Syrian rue (Peganum harmala) is a desert plant that grows from the Eastern Mediterranean, throughout the Middle East and up to India, Mongolia and Manchuria. The seeds have a long history of ritual and medicinal use.
Syrian rue has been known since ancient times. Around 60 CE it’s described by Dioscorides in his botanical De materia medica. According to him: ‘wild rue mixed with honey, wine, chicken gall, saffron and fennel juice is useful for weak vision.’ Dioscorides equates Syrian rue with ‘moly’, the mythic herb that Hermes brought to Odysseus. It protected him from the spell of Circe, a witch who had transformed his comrades into swine.
Peganum harmala is also mentioned by the Greek-Roman physician Galen (2nd century A.D.) who classifies the herb as ‘warm and dry in the 3rd degree’. Medieval Arab herbalists used it as an aphrodisiac and to treat epilepsy. Syrian rue was further known to relieve pain, to induce the flow of urine and menstruation, and to cause intoxication and sleep.
In the Quran Syrian rue is mentioned as a sacred plant: ‘Every root, every leaf of harmel, is watched over by an angel who waits for a person to come in search of healing.’ Avicenna, the famous 11th-century Persian physician, describes harmel as ‘hazaian’. This is an archaic word meaning ‘drunken or hallucinogenic, like the Sufi drunkenness’. The dervishes of Buchara were known to ritually use harmel seeds for their inebriating effects.
Harmaline was first isolated in 1841 and harmine in 1847 by German chemists. Later it was discovered that the ayahuasca vine Banisteriopsis caapi contains identical alkaloids, namely: harmine, harmaline and tetrahydroharmine (before the main alkaloid in B. caapi was coined ‘telepathine’.)
In the mid-60s Claudio Naranja tested the therapeutic effects of harmine and harmaline. Intravenous insertion led to physical relaxation. Participants tended to withdraw from their environment and preferred a minimum of stimuli. Half of the subjects experienced nausea or vomiting. Some described visions similar to those under influence of ayahuasca.
In the 80s Syrian rue was discovered by western psychonauts that are mainly interested in its MAO-inhibiting effect. One of the earliest records this type of use is a publication by Gracie & Zarkov. They made a decoction from the seeds in order to orally activate synthetic DMT (Gracie & Zarkov, 1986). Likewise, the seeds are known to potentiate psilocybin, 5-MeO-DMT and other tryptamines.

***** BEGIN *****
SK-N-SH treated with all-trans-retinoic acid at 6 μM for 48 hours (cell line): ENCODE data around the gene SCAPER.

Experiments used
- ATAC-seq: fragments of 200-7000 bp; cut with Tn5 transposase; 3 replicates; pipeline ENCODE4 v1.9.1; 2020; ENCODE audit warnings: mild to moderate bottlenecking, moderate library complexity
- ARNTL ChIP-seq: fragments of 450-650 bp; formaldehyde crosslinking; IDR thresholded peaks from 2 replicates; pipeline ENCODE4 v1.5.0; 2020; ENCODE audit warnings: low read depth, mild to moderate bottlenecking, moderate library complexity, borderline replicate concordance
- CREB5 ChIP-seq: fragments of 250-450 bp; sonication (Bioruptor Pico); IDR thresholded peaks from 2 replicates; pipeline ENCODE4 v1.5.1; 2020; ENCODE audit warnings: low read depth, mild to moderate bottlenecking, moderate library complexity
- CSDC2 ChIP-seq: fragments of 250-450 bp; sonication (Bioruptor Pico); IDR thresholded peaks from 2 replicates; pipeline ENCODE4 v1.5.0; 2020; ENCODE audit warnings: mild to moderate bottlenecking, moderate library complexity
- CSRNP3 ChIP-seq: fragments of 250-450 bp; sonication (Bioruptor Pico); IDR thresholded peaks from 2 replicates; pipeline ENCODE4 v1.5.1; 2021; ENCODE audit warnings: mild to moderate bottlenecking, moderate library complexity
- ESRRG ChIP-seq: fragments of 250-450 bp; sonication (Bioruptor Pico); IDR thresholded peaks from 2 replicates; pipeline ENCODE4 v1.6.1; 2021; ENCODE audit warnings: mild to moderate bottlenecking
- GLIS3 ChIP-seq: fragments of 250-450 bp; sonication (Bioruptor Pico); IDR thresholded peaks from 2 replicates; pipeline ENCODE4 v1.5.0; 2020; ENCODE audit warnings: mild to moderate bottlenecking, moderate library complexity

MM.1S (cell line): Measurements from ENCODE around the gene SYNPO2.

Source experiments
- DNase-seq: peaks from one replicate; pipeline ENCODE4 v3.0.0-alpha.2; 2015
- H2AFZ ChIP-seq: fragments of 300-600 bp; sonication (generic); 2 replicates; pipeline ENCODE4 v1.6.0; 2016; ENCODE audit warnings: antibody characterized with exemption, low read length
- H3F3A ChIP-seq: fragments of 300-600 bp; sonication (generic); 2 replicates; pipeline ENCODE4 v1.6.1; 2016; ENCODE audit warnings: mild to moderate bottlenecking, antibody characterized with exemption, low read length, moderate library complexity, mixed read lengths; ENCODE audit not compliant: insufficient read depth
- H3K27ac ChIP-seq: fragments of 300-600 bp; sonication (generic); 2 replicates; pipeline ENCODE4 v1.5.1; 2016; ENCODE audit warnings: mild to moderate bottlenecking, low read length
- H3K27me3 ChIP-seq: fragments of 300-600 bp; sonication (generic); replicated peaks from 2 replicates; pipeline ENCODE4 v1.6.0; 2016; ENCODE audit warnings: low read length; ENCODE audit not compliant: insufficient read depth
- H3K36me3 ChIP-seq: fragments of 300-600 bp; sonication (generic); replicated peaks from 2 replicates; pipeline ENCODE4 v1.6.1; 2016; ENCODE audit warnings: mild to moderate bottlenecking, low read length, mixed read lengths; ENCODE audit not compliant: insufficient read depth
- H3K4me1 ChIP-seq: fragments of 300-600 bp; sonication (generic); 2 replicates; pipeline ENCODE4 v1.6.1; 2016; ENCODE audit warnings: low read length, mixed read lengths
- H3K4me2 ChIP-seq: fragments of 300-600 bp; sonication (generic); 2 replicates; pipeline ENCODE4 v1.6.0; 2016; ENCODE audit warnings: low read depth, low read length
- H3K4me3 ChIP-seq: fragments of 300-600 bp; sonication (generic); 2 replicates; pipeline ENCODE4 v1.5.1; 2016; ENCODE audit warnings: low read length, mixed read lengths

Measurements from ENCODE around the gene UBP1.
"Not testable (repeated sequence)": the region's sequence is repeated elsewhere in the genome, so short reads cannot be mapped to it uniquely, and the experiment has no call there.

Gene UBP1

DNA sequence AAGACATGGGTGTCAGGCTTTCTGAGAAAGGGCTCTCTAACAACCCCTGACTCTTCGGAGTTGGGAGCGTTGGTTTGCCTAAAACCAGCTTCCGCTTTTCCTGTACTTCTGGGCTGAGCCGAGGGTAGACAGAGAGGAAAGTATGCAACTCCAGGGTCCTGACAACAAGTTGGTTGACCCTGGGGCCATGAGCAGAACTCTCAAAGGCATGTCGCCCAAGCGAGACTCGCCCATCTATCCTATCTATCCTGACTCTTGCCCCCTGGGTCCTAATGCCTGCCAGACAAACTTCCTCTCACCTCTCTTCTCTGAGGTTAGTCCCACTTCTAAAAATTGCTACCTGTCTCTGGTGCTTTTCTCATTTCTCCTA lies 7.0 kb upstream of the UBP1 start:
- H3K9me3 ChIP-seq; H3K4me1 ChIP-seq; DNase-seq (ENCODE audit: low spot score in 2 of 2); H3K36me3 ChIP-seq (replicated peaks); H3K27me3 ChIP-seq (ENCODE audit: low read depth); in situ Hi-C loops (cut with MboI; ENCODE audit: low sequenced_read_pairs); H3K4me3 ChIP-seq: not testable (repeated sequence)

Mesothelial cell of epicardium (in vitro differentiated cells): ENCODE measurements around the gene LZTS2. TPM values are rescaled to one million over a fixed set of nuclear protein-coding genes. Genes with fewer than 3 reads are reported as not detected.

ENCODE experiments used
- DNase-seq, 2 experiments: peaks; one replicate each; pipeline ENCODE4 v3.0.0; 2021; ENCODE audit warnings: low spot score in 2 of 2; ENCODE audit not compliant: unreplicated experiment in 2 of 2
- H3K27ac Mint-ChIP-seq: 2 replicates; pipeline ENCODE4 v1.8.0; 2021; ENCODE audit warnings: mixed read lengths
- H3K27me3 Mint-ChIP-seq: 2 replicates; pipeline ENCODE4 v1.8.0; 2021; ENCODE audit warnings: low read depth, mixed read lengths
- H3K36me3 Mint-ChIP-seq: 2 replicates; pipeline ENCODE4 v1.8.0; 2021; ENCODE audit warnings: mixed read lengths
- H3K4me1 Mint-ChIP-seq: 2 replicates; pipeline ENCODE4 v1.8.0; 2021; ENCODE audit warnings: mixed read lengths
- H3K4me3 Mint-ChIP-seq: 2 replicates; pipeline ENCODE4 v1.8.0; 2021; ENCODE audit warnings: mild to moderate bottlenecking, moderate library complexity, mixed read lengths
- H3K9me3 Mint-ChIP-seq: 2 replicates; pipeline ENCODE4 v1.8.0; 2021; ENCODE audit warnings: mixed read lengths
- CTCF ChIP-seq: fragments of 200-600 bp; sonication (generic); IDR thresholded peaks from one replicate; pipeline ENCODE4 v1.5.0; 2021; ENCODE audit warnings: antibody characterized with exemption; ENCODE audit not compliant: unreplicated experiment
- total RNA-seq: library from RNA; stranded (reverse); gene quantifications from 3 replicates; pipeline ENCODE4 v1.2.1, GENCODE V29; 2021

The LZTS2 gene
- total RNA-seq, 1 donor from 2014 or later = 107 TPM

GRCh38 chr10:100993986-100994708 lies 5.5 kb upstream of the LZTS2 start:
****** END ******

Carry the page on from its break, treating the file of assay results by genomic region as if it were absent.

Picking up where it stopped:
When the MAO-enzyme is blocked, endogenous tryptamines are prevented from breaking down. Depending on the dosage this can lead to psychedelic effects like auditory and visionary hallucinations and mystical experiences. The working is similar to that of Banisteriopsis caapi, sometimes also taken on its own for therapeutical reasons.
When taken in order to potentiate the second substance, the experience of this substance is not only intensified and lengthened, but also qualitatively altered. For mushrooms, it’s been observed that the trip is more intense, more ‘other’ and more ‘lethargic’ (an increased tendency to lie down). Gracie and Zarkov describe meeting the Syrian Rue spirit. According to them: ‘the plant teacher had a definite personality which was strongly male, very friendly, humorous, with an interest in story-telling bordering on the garrulous’.
Syrian rue has both stimulant and sedating characteristics. The seeds are mildly antidepressant. Other common effects are nausea, dizziness and vomiting. Furthermore, harmala seeds are uterotonic: they contract the muscles of the uterus and are applied to induce labour or abortion. They have further been classified as diuretic, lactagogue and emmenagogue, which means they stimulate the flow of urine, milk and menstrual blood. They also have been used as painkiller and narcotic and to induce sleep.
The seeds of Peganum harmala contain several alkaloids, mainly the harmala alkaloids harmine and harmaline. Other beta-carbolines are harmalol, harmane, harmidine, dihydro harmaline, isoharmine, tetrahydroharmine, tetrahydroharmaline, tetrahydroharmol, and norharmine.
Harmine, harmaline and tetrahydroharmine also occur in the ayahuasca vine Banisteriopsis caapi. The concentration is slightly higher in Syrian rue: approximately 2-7% of the dry weight of mature seeds.
The harmala alkaloids are psychoactive and function as short-acting reversible inhibitors of MAO-A. This means they suppress the excretion of the endogenous enzyme monoamine oxidase (MAO). This enzyme normally metabolizes certain endogenous neurotransmitters like serotonin, as well as foreign toxins (like tyramines in food) and tryptamines. When the enzyme is blocked, substances like N, N-DMT and 5-MeO-DMT become orally effective. The effect of others substances like mescaline, LSD and psilocybin is potentiated.